World Health Organization Declares Spread of Zika Virus a Global Health Emergency

BN-MJ555_2sVs5_M_20160201121720The World Health Organization on Monday declared that a rise in the number of birth defects and other neurological conditions possibly linked to the Zika virus constitutes a global public health emergency.The United Nations public health agency, acting on the recommendations of an emergency committee, called for more surveillance, research, and efforts to control the virus’s spread. It also pushed for the development of more readily available tests to diagnose the virus—none are commercially available now—as well as drugs and vaccines.“The evidence is growing and it’s getting strong,” WHO Director-General Margaret Chan said at a news conference, of the suspected link between Zika and the birth defect, known as microcephaly, in which babies are born with undersized heads and brains. “We need a coordinated international response to make sure we get to the bottom of this.”Dr. Chan convened the emergency committee last week, when she declared that Zika was spreading “explosively.”

The agency’s decision shows how a once-obscure virus, which generally makes people only mildly ill for a few days, has become a major global health concern as it has spread first in Brazil and now throughout the Americas. Brazil health authorities believe as many as 1.5 million Brazilians may be infected with the Zika virus.The WHO said it declared the Zika epidemic an emergency only because of its possible links to microcephaly and Guillain-Barré, a rare disorder in which the body’s immune system attacks nerve cells.

“Zika alone would not be a public health emergency of international concern,” said David Heymann, the committee’s chairman and professor of infectious disease epidemiology at the London School of Hygiene and Tropical Medicine. “Zika is not a clinically serious infection. It’s only because of this association, if it’s proven.”The WHO also said travel and trade shouldn’t be restricted due to Zika. That put it seemingly at odds with the U.S. Centers for Disease Control and Prevention, which added four more countries and territories to a growing list, now totaling 28, of places to which it has warned pregnant women to avoid travel because Zika is circulating there. But those alerts don’t constitute a travel ban.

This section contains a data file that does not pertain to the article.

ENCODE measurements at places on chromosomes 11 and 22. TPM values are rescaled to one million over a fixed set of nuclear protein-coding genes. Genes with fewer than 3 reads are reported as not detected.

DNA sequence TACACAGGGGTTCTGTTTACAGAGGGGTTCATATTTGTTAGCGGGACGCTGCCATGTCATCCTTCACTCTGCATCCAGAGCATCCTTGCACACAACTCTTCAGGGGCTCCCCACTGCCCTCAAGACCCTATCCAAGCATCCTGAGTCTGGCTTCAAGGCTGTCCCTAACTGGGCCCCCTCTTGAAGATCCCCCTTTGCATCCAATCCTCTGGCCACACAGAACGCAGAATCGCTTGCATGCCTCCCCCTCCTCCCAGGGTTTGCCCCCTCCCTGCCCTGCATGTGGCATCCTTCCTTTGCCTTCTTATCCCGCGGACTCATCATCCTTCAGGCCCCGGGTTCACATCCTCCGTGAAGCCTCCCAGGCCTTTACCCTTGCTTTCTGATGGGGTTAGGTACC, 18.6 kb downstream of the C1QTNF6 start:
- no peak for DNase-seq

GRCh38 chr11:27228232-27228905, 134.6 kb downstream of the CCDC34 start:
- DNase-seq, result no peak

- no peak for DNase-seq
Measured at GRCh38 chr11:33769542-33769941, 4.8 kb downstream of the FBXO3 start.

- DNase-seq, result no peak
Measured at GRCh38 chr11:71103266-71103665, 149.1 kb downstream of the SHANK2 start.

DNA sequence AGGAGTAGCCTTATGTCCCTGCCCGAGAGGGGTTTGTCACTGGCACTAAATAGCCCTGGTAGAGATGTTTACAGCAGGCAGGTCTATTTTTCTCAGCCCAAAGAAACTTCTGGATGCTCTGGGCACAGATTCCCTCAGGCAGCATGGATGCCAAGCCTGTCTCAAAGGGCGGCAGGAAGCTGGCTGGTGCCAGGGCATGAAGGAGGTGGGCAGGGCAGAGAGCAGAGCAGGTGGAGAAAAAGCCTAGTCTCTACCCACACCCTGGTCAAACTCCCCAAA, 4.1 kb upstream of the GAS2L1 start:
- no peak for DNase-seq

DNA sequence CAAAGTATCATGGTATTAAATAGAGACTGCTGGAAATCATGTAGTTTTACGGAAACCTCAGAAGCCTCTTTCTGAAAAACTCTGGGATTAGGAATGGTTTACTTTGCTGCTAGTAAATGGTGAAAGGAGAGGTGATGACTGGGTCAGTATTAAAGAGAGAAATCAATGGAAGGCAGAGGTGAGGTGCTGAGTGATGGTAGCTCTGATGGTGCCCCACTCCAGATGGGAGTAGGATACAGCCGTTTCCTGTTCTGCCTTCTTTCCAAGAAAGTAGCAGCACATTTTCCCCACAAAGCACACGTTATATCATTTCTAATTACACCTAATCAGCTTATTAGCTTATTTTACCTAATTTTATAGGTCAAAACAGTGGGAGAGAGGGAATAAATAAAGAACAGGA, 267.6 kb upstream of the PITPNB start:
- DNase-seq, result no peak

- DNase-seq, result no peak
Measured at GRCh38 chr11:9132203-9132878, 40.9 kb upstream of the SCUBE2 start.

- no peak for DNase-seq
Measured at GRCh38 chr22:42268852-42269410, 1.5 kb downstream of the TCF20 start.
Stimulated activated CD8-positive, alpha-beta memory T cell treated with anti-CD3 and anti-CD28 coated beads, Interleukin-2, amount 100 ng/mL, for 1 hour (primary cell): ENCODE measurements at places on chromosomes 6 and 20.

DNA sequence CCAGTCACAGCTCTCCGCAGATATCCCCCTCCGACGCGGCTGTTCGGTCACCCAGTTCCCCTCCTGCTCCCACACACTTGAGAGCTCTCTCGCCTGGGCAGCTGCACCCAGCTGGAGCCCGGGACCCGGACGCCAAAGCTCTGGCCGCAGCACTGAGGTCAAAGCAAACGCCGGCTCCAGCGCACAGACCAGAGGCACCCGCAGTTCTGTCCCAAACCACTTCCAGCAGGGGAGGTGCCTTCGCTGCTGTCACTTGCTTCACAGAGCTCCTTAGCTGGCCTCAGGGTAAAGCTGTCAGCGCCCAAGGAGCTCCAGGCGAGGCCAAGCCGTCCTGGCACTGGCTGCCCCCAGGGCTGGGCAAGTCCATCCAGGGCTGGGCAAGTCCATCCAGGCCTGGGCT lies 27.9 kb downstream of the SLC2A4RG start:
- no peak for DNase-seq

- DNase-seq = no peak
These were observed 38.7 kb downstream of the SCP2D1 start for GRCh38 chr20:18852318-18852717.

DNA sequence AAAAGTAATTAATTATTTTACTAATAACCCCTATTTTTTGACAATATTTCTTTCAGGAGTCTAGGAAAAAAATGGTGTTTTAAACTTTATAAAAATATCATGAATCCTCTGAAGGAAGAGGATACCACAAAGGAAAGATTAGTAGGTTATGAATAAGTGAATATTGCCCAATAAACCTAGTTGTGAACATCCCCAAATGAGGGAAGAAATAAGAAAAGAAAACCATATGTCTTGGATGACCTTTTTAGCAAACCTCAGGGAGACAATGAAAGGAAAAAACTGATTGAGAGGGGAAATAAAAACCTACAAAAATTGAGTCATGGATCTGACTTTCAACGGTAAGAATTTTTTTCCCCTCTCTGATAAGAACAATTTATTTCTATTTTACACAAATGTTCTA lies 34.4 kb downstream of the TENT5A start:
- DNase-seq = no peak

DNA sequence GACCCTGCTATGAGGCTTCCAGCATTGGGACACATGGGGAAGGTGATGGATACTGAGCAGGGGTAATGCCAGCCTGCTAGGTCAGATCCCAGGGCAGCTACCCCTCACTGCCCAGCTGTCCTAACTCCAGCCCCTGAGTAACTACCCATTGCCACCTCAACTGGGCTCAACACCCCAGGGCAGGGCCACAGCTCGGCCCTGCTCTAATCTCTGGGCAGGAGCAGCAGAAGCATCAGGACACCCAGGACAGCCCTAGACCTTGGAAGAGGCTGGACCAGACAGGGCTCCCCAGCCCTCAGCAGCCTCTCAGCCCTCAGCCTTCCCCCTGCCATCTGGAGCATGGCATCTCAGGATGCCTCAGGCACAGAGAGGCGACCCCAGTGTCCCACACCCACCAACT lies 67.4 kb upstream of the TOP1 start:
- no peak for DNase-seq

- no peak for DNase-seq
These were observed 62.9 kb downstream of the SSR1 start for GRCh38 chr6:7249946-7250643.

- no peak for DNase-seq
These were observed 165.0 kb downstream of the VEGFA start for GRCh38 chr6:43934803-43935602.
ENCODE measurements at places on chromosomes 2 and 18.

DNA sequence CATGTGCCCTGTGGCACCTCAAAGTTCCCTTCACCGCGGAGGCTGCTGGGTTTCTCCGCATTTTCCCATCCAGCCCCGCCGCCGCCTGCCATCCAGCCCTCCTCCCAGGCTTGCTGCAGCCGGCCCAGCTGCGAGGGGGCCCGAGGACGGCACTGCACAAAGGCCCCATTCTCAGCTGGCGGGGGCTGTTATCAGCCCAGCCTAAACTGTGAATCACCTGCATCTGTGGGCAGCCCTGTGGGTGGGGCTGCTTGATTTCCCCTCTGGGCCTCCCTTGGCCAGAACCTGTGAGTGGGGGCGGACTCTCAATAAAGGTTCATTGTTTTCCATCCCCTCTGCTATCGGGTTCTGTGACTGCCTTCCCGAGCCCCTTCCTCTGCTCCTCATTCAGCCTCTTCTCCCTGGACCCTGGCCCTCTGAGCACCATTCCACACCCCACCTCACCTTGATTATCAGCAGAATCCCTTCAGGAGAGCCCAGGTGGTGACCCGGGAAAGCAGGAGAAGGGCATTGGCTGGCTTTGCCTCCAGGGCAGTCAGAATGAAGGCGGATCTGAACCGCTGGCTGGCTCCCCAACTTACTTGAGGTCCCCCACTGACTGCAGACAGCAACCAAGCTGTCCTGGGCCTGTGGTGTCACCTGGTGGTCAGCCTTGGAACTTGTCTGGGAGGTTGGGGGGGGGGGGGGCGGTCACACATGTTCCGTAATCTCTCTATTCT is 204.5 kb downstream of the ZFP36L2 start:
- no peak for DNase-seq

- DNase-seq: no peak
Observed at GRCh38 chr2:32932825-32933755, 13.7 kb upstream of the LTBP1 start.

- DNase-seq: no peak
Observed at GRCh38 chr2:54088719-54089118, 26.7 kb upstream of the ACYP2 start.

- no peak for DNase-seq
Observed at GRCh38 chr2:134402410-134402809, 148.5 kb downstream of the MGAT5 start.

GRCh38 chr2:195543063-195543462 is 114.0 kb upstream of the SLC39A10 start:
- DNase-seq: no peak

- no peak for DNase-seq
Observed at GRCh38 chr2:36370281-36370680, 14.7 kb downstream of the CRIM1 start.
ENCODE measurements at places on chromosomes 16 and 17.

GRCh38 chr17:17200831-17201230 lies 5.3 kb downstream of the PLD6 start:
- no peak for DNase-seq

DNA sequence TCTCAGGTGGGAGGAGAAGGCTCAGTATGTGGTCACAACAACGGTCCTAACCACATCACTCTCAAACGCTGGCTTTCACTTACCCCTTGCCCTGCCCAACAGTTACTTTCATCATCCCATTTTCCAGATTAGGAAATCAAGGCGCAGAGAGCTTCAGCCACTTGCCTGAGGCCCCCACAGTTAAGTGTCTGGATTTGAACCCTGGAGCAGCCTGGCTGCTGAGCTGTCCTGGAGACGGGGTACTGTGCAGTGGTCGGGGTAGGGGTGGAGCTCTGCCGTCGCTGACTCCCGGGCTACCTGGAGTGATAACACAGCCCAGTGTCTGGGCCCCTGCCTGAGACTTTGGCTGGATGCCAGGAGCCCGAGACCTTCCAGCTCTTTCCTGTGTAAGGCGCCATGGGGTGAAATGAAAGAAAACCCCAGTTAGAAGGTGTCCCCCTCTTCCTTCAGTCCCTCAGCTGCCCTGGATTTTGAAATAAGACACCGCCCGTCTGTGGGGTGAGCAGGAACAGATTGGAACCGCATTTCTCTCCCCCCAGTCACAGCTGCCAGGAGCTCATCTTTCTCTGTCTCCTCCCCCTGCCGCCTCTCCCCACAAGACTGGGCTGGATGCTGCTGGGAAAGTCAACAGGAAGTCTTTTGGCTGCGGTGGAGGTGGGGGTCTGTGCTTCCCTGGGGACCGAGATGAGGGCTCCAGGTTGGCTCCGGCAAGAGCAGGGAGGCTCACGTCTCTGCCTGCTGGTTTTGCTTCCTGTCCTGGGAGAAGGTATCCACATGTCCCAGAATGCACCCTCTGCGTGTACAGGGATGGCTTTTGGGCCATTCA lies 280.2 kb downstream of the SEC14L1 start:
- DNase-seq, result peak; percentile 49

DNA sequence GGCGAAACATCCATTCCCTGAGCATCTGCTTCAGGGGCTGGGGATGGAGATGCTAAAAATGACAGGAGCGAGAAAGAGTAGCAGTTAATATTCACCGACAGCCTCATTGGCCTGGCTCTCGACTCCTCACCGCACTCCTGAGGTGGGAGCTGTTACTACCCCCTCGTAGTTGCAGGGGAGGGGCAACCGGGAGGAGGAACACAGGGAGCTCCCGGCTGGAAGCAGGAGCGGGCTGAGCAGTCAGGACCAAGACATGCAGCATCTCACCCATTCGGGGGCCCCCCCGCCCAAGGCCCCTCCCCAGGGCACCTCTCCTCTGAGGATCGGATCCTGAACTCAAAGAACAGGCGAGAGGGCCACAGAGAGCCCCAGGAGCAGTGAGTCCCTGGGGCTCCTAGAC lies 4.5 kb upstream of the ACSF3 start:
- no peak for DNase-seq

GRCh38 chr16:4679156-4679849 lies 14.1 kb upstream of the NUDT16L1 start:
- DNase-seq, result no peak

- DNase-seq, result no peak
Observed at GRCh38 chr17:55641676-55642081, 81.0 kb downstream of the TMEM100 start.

The WHO’s decision followed a four-hour teleconference Monday afternoon Geneva time with the 12-member emergency committee and a team of advisers, including medical experts and representatives of the tourism and aviation industries. The governments of Brazil, El Salvador, France and the U.S. provided their findings on the possible link between Zika and microcephaly and other neurological disorders, the WHO said.Brazil’s health ministry has confirmed 270 cases of microcephaly since October, when observations by doctors in the northeastern city of Recife led to the country mandating the reporting of suspected cases. Of those, six cases have confirmed links to the Zika virus. The Brazil health ministry is investigating thousands more suspected cases of microcephaly.

Brazil isn’t alone. Authorities now say they believe that some cases of microcephaly in babies in French Polynesia may be linked to an outbreak of Zika that occurred there in 2013 and 2014. Brazilian and international health authorities also say Zika may be linked to a rise in the number of cases of Guillain-Barré syndrome. Cases are being investigated in Brazil, El Salvador, and French Polynesia.The emergency committee called for more surveillance for microcephaly and GBS and research into whether there is a causal link with the rise in Zika cases. It also called for more surveillance for Zika virus itself, and measures to combat the mosquitoes that spread it—primarily the Aedes aegypti species, which is common in the tropics and subtropics, including the southern U.S.

The species is considered a formidable threat to public health because it is an aggressive biter, hard to eliminate, and it spreads dengue and chikungunya, which exact an even harsher toll on many of their victims than the normally mild Zika virus.The committee said women of childbearing age should be taught how to reduce exposure to Zika, and those who are pregnant should be counseled and monitored.Declarations of global health emergencies are a way for the WHO to mobilize resources and coordinate a response, said Lawrence Gostin, an expert in public health law at Georgetown University Law Center. He praised the WHO Monday for sounding the global alert, given Zika’s spread and the fact that very few people have developed immunity to it.